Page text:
(HealthDay News) — Despite progress in some areas, health disparities remain for many Americans, health officials reported Thursday. These inequalities are related to income, education, sex, race, ethnicity, employment and sexual orientation, and they all affect Americans’ health and well-being, according to the U.S. Centers for Disease Control and Prevention.
“The purpose of the report is to highlight disparities in health that still exist in the country,” Chesley Richards, M.D., M.P.H., director of the CDC’s Office of Public Health Scientific Services, which produced the report, told HealthDay. “If you look at health in the country over the last 50 years, there has been a dramatic improvement in health,” he said. “We have seen an increase in life expectancy in the last 20 or 30 years.”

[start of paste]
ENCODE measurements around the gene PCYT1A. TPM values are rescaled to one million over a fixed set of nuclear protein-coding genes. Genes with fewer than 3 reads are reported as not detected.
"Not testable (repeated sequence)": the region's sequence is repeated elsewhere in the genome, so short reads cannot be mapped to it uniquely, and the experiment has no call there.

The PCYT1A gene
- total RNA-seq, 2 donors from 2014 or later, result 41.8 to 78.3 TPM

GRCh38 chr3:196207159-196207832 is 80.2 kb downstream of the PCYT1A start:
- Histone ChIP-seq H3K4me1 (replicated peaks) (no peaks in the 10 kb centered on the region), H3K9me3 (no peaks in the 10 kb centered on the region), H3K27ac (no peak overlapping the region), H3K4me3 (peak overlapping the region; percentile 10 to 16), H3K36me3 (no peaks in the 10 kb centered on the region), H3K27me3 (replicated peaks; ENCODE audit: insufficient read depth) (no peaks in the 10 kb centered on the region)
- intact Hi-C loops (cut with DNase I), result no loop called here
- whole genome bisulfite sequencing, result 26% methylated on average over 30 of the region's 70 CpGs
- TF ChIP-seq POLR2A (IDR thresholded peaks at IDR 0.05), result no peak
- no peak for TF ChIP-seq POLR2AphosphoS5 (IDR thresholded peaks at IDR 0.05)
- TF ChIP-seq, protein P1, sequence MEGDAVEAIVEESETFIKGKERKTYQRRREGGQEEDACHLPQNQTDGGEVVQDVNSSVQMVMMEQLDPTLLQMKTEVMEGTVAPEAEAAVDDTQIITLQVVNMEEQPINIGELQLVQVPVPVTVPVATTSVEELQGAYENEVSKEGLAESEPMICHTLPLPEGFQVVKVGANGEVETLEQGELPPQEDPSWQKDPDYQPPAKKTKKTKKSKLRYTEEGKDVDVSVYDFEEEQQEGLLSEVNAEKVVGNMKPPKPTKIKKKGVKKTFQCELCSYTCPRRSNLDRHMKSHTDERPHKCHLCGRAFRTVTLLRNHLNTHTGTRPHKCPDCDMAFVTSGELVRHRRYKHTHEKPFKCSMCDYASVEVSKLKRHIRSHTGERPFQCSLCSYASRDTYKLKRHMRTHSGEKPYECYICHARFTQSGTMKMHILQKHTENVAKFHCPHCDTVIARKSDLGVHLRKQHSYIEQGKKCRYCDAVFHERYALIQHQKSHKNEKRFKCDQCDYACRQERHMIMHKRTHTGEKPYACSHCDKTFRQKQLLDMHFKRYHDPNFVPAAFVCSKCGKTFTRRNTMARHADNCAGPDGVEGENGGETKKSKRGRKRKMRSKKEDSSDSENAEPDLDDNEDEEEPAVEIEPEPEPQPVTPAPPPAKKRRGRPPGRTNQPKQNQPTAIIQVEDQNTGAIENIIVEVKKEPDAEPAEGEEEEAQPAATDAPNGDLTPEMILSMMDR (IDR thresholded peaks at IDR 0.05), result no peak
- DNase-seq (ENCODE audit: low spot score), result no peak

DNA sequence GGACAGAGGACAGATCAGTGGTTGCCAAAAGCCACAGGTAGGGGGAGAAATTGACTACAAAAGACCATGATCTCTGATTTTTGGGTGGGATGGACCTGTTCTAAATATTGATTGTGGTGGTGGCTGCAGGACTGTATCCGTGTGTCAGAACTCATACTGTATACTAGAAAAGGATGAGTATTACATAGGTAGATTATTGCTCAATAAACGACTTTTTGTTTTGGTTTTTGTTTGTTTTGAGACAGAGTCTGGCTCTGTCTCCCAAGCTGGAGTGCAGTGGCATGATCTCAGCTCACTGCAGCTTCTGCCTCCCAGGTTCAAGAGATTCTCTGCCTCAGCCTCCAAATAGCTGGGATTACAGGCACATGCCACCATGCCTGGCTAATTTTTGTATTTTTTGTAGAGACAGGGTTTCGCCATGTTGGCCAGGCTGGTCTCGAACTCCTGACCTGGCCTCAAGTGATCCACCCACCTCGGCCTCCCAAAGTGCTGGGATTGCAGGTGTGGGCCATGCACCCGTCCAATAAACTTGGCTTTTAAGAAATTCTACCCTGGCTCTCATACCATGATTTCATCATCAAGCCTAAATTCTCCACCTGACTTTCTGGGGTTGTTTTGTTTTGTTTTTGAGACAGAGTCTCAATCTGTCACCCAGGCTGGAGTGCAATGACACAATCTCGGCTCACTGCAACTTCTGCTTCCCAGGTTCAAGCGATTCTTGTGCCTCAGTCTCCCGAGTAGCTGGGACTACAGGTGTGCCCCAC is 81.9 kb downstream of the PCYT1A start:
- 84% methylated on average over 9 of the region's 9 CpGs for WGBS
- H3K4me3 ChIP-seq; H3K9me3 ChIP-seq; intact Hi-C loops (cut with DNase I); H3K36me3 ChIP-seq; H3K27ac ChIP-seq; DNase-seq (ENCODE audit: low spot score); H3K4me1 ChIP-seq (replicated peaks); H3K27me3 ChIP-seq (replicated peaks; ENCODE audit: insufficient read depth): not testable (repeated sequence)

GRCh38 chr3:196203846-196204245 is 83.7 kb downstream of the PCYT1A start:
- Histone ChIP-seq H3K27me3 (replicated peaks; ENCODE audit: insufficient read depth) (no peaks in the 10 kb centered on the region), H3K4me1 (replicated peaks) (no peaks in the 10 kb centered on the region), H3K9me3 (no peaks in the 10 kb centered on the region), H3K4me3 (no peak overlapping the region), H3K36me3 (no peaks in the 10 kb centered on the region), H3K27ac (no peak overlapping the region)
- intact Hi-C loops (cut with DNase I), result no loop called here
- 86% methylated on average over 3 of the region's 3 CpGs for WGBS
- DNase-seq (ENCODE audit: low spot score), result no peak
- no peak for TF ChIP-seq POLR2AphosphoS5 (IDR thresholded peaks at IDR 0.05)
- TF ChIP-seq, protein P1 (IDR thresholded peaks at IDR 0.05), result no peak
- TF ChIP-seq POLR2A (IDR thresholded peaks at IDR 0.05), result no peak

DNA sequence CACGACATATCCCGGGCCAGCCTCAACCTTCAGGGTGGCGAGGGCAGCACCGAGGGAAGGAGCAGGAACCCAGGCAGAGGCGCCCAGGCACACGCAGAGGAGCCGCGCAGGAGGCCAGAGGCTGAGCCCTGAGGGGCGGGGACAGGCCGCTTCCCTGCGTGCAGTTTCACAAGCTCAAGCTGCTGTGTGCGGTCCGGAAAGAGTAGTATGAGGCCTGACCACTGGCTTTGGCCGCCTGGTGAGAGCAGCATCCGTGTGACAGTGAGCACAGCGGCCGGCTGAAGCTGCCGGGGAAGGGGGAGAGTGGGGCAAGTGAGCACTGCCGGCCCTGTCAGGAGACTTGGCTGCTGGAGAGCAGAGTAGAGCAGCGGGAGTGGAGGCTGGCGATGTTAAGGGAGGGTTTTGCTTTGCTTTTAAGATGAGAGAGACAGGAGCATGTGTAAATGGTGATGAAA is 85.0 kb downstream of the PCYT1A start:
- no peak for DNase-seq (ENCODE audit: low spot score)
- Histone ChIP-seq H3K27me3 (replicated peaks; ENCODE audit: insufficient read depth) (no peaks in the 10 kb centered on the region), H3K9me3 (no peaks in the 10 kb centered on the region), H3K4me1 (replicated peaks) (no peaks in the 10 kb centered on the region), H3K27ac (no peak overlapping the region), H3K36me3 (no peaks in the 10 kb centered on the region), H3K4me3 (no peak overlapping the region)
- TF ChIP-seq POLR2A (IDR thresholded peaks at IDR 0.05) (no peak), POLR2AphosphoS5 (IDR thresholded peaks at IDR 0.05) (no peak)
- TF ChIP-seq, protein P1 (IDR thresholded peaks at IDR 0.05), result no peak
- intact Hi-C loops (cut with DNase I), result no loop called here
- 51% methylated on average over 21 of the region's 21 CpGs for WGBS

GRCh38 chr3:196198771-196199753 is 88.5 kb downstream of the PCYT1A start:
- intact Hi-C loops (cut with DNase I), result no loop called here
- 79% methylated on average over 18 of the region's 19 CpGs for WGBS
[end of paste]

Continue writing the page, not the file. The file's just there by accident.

Across the 29 categories in the report there has been improvement, but many disparities persist. “For example, we have seen a decrease in tobacco use, but it’s not even. In people who have lower educational status, the disparity has actually widened — not improved,” Richards told HealthDay. “Although we have seen pretty dramatic improvement in health for the population overall, you really have to look at particular groups to see that there are still tremendous disparities in health outcomes.”
The report is published in a Nov. 22 supplement to the Morbidity and Mortality Weekly Report, a CDC publication. The report covers a variety of areas, including disparities in deaths and illness, use of health care, lifestyle risk factors, environmental hazards, and social aspects of health.